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Johnny Patterson

Parish: 
Date of Birth: 
1840
Date of Death: 
1889

Johnny Patterson was born at a roadside forge house in Kilbarrnon, Feakle.  He was orphaned at a young age and was reared by his uncle Mark in Ennis.  Mark noticed his musical ability and encouraged him to become a young drummer boy with the army band in Limerick.

He developed an exceptional talent for comedy and witty songwriting and also eventually became a popular circus clown. 

 

American circuses had long realised the audience potential that existed among the Irish emigrant population and were always on the lookout for new talent.  Word of Johnny’s act reached Cooper and Baiiley’s circus and an agent was sent to engage him.  Realising that an opportunity like this might never present itself again, he signed a one year contract.  It is not clear what relationship existed between him and his wife at this stage, but on his departure for America, the three children were put in the care of his sister Betty, now married in Killaloe, While Selena continued on her own circus career.  So in 1876, Johnny set out to conquer America.  Writing what must have been one of the first advertising jingles, he wrote the now forgotten Cunard Line.
 
“On the 17th March which is known as Patrick’s Day,
From out the River Mersey the “Batavia” sailed away;
We first put in at Quenstown for passengers and the mail,
Then our ship she slewed around and for America did sail”’
For would be emigrants he concluded with the advice;
“Now I’ll give advice to all my friend who think of leaving home,
To travel by the Cunard Line when ere they wish to roam;
For safety and civility I’m sure they take the shine,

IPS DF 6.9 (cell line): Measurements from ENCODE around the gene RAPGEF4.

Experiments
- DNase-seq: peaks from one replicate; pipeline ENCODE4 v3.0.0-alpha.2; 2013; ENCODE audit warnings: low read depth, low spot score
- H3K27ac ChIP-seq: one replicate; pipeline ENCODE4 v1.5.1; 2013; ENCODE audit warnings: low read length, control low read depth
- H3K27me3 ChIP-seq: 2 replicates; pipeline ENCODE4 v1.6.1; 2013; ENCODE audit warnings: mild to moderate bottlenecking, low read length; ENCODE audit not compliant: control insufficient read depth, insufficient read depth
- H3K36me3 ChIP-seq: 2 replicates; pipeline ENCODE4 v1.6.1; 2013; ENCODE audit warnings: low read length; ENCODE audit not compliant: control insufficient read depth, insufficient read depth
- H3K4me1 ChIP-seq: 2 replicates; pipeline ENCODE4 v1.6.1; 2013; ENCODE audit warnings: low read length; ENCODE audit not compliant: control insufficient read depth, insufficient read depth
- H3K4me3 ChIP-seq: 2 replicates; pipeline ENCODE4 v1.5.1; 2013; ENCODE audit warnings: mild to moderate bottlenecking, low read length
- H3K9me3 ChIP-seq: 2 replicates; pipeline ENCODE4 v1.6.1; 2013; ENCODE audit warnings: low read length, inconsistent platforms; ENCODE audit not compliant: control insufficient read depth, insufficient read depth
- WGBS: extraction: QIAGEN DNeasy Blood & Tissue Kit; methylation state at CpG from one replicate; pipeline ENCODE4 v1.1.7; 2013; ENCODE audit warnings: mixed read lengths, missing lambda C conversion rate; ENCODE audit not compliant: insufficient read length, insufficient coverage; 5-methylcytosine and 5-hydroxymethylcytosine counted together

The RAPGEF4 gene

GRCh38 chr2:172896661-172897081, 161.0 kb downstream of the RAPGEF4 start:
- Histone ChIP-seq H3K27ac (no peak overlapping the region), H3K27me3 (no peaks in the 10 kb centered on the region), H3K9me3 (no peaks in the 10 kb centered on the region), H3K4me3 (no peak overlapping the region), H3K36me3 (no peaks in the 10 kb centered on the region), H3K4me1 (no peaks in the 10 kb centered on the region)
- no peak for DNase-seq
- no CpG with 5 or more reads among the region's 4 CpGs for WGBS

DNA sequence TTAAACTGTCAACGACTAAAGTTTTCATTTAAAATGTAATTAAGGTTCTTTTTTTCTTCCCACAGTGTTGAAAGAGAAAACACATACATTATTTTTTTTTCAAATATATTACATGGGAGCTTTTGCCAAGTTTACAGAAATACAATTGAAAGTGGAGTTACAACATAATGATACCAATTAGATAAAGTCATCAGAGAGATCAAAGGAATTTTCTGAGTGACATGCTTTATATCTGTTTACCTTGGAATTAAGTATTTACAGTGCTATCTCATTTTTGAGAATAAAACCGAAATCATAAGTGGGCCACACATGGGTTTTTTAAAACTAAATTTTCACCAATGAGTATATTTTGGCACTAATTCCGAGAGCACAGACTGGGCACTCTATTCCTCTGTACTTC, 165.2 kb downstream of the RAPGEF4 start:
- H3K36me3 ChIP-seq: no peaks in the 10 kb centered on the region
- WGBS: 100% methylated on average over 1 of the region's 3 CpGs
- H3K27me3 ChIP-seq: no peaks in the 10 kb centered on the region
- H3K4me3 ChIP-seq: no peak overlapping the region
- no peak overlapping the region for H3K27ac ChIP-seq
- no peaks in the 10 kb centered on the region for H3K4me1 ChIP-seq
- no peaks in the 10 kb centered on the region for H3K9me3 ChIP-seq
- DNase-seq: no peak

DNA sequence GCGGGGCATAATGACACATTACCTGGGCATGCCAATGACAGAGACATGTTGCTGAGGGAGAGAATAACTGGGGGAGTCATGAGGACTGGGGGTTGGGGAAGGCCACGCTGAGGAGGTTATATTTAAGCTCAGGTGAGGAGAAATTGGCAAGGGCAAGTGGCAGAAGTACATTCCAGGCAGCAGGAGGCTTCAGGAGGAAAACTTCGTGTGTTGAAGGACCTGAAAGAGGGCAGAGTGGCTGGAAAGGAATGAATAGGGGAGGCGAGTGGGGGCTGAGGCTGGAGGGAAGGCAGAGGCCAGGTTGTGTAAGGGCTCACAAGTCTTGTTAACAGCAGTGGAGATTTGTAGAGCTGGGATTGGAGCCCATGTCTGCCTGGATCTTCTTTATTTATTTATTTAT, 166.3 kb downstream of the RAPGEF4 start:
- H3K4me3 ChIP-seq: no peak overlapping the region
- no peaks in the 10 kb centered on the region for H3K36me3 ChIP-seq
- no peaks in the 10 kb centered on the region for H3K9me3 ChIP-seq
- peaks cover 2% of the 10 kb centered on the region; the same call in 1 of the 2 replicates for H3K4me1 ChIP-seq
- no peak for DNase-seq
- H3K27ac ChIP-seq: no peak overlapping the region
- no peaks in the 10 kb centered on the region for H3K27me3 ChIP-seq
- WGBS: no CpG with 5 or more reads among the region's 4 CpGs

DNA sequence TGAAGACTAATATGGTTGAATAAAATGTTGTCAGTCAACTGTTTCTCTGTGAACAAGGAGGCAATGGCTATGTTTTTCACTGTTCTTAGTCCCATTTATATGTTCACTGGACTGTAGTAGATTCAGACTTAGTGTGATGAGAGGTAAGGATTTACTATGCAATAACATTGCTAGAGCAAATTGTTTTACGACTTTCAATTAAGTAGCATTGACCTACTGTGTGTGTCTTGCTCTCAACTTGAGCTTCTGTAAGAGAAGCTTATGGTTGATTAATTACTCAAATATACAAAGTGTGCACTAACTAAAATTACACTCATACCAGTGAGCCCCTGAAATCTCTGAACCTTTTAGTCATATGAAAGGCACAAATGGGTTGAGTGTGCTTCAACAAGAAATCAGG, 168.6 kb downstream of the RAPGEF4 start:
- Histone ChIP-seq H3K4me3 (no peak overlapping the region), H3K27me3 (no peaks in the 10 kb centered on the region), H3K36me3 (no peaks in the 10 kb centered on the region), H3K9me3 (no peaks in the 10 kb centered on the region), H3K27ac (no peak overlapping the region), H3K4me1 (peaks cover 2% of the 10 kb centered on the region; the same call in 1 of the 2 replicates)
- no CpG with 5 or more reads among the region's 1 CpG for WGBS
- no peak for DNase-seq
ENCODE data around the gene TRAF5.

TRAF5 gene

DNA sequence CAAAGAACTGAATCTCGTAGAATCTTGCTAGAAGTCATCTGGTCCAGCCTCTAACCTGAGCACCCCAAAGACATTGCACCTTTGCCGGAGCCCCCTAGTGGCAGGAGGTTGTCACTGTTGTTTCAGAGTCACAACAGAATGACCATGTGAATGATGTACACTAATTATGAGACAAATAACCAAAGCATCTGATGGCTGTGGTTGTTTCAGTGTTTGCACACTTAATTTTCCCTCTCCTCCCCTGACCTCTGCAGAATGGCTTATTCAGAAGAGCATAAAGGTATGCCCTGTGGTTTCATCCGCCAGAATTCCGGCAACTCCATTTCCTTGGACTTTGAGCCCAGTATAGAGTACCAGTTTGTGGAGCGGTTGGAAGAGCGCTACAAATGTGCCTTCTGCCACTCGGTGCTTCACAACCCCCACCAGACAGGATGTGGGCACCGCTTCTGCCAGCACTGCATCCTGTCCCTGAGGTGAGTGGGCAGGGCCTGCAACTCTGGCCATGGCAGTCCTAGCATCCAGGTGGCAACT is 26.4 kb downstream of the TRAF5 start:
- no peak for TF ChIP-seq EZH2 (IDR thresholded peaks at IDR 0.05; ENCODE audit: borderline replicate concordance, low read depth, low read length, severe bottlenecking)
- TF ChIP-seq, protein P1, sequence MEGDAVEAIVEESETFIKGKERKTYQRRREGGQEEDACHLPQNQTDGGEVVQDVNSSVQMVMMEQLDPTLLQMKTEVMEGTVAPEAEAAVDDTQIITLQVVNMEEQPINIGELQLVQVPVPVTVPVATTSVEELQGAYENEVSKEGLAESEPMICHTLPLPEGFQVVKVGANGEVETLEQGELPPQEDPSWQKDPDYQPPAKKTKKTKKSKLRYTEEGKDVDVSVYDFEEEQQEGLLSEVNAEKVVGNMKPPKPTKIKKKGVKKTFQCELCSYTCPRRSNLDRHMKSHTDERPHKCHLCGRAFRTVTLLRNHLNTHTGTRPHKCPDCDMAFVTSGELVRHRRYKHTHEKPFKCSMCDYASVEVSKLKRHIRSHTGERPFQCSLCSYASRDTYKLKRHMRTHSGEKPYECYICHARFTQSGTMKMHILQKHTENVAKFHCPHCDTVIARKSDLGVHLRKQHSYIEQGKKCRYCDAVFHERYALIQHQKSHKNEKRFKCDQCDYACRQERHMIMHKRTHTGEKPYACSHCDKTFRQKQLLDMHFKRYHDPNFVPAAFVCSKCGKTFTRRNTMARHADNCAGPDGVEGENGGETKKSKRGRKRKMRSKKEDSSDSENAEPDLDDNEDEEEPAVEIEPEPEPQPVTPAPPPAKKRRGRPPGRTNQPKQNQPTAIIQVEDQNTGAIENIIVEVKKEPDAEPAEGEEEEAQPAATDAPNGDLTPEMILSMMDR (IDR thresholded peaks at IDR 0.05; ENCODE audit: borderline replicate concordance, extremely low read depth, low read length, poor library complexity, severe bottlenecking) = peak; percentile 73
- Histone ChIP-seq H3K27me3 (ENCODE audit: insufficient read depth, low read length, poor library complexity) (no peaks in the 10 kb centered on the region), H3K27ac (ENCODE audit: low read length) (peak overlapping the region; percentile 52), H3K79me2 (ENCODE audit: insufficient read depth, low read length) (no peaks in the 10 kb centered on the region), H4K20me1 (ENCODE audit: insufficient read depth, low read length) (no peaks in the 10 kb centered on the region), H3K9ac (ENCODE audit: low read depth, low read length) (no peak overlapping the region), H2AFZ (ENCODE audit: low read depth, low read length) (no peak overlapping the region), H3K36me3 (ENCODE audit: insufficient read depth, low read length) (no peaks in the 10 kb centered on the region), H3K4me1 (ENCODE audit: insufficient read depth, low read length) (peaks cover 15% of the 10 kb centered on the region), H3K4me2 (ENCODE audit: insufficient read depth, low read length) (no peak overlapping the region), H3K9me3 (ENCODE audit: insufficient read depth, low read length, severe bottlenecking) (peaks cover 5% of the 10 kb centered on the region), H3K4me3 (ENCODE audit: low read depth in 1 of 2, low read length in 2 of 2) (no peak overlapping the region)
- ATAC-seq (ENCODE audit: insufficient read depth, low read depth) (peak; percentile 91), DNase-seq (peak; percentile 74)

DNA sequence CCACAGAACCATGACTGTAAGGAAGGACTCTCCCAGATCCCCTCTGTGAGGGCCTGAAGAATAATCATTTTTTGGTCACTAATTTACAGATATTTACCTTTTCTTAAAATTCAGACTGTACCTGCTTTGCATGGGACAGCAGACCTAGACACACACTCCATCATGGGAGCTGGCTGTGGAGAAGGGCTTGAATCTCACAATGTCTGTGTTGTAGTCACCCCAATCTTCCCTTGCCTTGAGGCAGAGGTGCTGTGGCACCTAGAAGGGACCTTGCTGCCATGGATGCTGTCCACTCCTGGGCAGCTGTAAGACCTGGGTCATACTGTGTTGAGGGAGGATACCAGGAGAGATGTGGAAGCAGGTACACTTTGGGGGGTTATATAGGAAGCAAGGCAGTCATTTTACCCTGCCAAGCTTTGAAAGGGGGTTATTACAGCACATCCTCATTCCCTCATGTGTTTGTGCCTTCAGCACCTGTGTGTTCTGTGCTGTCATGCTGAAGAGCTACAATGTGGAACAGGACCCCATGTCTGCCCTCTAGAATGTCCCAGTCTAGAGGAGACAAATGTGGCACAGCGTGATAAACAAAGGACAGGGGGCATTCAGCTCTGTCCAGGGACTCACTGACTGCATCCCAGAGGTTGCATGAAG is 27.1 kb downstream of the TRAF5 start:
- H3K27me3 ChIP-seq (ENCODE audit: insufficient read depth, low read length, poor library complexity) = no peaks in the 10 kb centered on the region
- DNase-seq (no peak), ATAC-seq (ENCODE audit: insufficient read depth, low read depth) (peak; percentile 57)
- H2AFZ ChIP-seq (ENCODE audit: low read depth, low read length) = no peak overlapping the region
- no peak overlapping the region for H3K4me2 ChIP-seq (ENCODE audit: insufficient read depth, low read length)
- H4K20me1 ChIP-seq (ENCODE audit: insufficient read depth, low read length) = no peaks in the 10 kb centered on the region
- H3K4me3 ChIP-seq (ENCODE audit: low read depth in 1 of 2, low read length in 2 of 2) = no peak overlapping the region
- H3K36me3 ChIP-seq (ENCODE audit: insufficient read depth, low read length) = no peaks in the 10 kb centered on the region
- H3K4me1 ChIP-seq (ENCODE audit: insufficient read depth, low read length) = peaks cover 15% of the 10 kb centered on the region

Oh, there’s no boats half so jolly as the Cunard Line.” 
 
How lucky Johnny must have considered himself as he sailed to America as a comfortable cabin passenger when he could so easily have been numbered among the thousands of his countrymen who made the journey under sadder conditions as destitute emigrants, and he now composed an emigrant song which soon became popular all over America, “Goodbye Johnny Dear”.
 
On landing in America, Johnny quickly adapted to the faster pace of life and realised that he needed that extra something, which would make his act stand out from the countless others on the market.  The stage Irishman was emerging at this time but Johnny would not change his act.   While prepared to laugh at himself as an Irishman, he wanted to show there was something deeper in the Irish, a sharp native wit, a keen sense of humour, and a musical appreciation. He recalled a song he had learned as a boy and adapted it as his signature tune.  The song “The Rambler from Clare.” was an old ballad dating from the rising of 1798 but it suited him perfectly and he was billed in America as “Johnny Patterson, The Rambler From Clare.
 
He spent 9 successful years in New York and then returned to Ireland.  His nostalgic lyrics in these songs such as "The gardens where the praties grow" and "The stone outside Dan Murphys door" indicated how he observed the impact of leaving Ireland on emigrants and how they enjoyed music and humour.
 
Other popular Ballads written by him were "The gardens where the praties grow" and "The stone outside Dan Murphy's door" 

Ennis Arts Festival featured his story during a special festival which paid tribute to his talent.

 

Thank you to Harry Bradshaw and Clare County Library